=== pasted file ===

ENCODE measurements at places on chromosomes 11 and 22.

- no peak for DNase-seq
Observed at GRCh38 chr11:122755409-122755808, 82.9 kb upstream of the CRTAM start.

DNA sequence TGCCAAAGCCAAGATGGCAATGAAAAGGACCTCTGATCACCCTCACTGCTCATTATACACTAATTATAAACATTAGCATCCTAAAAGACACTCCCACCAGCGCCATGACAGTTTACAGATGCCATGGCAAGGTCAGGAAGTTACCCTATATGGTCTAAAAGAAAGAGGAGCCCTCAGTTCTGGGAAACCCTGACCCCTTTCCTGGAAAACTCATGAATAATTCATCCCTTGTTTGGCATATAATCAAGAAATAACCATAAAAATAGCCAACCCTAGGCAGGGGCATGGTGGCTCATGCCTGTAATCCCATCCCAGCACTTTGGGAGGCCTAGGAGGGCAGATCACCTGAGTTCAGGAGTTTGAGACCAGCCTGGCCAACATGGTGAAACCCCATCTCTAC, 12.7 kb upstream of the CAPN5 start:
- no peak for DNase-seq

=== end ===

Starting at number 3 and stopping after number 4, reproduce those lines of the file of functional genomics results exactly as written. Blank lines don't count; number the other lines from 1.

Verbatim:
Observed at GRCh38 chr11:122755409-122755808, 82.9 kb upstream of the CRTAM start.

DNA sequence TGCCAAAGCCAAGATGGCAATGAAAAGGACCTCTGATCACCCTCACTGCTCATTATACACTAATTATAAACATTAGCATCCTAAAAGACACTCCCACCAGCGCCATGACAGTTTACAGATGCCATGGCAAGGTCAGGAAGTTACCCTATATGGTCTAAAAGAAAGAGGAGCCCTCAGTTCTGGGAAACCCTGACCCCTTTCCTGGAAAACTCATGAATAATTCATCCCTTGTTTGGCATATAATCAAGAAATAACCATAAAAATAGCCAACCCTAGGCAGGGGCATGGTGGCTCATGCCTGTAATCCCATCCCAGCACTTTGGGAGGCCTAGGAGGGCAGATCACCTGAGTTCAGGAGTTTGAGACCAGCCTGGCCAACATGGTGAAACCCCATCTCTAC, 12.7 kb upstream of the CAPN5 start: